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Jabra SP200 Bluetooth Speakerphone Review


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Key Specifications

  • Review Price: £49.99

Talking on your mobile while driving is not just dangerous, it has also been against the law in the UK since 2003. If you need to keep in contact while zooming around in your motor there are two main options: get a headset and look like a member of the Borg, or opt for a portable speakerphone. The second is probably the less fiddly option as they are generally designed solely to be used in a car and so feature larger buttons and controls.

We reviewed Jabra’s excellent SP700 speakerphone back in February and loved not only its call quality and slick design, but also its built-in FM transmitter that let you listen to callers via your car stereo’s speakers or stream music from your mobile. However, that device was relatively expensive and not everyone needs all those extra features. This is one of the reasons why Jabra has decided to release a cut down version called the SP200 – a sort of speakerphone kit for the credit crunch generation.

The overall design of the SP200 is similar to that of the SP700 in many ways, but it also differs in a number of significant areas. Both sport curvaceous styling and both are designed to clip on to your car’s sun visor. However, the plastic finish on this new model is a duller and cheaper looking matte black, rather than the glossy finish of the more expensive SP700. Also, instead of the whole front of the device acting as the call answer button, the SP200 has a large push button mounted towards the front. The volume control has also been moved, but much improved in our opinion. Rather than being a tricky to get at rocker switch it’s now a very large wheel mounted horizontally on the front of the device. The sheer size of the thing makes it very easy to spin left or right to adjust the volume of the speaker while on a call.

The only other button on the SP200 is an on/off switch nestled on the right hand side of the speaker phone that can be used to completely power it down, although it’s worth bearing in mind that the speakerphone will automatically turn itself off if it’s left idle for 15 minutes (a quick tap of the call answer buttons starts it up again). Measuring 12.4 x 5.6 x 2.4cm the device is slightly longer and thicker than its predecessor, but not by much.

Pairing the speakerphone with your handset is very straight forward as it automatically enters pairing mode the first time it is switched on. This means that to get both devices talking to each other it’s simply a case of starting a pairing search on your mobile and entering the standard ‘0000′ Bluetooth passcode. If you need to pair the speakerphone with another mobile at a later date you can force it into pairing mode again by simply holding down the call/answer button for around five seconds until the LED at the top of the device starts to flash blue.

The speakerphone supports Bluetooth 2.0 and all the main call handling functions are controlled via the single call/answer button. To answer a call or end a call you tap the button once, to reject a call you press and hold it for two seconds and to redial the last called number you tap it twice in quick succession. You can also activate voice dialling by pressing the button for two seconds from idle and you can mute and unmute the speakerphone by holding the button for two seconds during a call.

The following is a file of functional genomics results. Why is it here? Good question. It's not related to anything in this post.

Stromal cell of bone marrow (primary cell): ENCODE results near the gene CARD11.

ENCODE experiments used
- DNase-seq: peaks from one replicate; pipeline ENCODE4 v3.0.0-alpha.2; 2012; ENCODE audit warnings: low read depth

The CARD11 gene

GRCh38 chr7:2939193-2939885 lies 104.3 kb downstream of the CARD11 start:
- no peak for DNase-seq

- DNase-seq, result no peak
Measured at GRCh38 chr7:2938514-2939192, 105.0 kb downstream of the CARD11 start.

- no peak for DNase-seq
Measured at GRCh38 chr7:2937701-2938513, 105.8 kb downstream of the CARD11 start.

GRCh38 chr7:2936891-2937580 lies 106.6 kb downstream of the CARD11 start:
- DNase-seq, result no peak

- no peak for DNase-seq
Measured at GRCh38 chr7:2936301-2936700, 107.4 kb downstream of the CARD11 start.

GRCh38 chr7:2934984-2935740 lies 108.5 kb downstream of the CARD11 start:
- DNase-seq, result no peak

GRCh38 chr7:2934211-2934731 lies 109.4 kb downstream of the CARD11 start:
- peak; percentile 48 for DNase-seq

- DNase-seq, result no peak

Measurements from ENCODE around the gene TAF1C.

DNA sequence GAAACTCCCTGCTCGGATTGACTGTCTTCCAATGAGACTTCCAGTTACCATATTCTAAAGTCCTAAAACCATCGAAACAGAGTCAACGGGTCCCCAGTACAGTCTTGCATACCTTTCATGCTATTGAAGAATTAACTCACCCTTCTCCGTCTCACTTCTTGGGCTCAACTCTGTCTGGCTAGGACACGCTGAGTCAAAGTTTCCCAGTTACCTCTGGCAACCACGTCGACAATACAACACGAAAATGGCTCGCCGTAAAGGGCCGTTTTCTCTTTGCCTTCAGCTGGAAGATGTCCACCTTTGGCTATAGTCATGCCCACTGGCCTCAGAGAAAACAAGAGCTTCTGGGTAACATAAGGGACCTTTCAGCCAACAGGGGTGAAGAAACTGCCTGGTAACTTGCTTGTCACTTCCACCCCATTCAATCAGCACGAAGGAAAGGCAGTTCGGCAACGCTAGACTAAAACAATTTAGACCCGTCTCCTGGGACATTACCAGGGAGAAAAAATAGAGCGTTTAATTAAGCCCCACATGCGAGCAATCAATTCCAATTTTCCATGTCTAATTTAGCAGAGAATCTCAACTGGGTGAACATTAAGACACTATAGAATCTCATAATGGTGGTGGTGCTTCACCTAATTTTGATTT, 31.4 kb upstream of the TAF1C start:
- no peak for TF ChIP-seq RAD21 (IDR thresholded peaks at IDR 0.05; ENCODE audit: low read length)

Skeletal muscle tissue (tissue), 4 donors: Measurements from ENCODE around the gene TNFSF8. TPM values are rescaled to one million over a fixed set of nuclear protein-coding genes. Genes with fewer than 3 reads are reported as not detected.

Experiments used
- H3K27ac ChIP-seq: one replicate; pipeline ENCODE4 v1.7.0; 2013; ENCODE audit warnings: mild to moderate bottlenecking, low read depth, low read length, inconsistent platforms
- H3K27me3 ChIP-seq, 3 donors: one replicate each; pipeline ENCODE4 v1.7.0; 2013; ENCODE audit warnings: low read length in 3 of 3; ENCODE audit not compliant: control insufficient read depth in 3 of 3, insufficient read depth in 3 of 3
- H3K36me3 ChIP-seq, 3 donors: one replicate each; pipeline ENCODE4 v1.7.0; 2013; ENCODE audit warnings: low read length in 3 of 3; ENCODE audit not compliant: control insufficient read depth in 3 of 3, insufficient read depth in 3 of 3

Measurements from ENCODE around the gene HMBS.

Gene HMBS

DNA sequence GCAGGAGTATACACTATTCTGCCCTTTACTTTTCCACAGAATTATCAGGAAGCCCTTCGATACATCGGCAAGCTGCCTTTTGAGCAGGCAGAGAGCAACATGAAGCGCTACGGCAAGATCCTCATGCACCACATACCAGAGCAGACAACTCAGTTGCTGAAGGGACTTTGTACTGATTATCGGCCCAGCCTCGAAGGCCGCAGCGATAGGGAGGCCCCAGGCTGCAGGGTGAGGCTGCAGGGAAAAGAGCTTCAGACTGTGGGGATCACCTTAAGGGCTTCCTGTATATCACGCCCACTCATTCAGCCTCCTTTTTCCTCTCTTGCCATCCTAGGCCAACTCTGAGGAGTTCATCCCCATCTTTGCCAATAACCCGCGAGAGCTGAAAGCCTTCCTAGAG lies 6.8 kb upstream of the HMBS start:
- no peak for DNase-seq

The speakerphone has built-in echo cancelation which you would expect, but it also has onboard noise reduction. This works rather well with callers reporting that it cut out a lot of background engine and road noise. They said that although it still sounded like we were using a speakerphone, apart from the odd bit of clipped speech from over eager noise reduction, the voice quality was very clear and distinct.

On the other end of the line we found that the built-in speaker was impressively loud with enough volume to be comfortably heard above engine noise and road noise. That said, when the speaker is working at it’s loudest volume setting it does become a little screechy as a bit of distortion and clipping creeps in. Nevertheless, on all but this highest setting voices via the speaker sound nicely distinct so on the whole it is easy to understand what callers are saying.

In the box Jabra supplies a USB car adaptor and lead for charging the speakerphone via its microUSB port. Unfortunately there’s no wall charger included, so if you want to be able to charge it outside of your car you’ll have to hook it up to one of the USB ports on your PC or laptop. This is not exactly an unlikely scenario as the device works great as an office based speaker phone for you mobile when you’re out of your motor. During charging a small LED on the top turns red and once it’s fully charge this switches to green to let you know it’s ready for use. Once it’s fully charged Jabra says that the battery is good for 10 hours of talk time or around 23 days on standby. In our tests it didn’t perform far off of those figures. We got around eight and a half to nine hours of use out of it before it needed to be topped up with juice.


It may look a little bit plasticy, but the SP200 is easy to use thanks to its large volume dial and simple control set up. Add clean and crisp call quality into the equation and you’ve got an impressive budget speakerphone option. Its older brother, the SP700 is still the more impressive device, but if you can’t quite stretch to its higher asking price then the SP200 is still a good second choice.

Trusted Score

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Score in detail

  • Features 7
  • Value 8
  • Design 7

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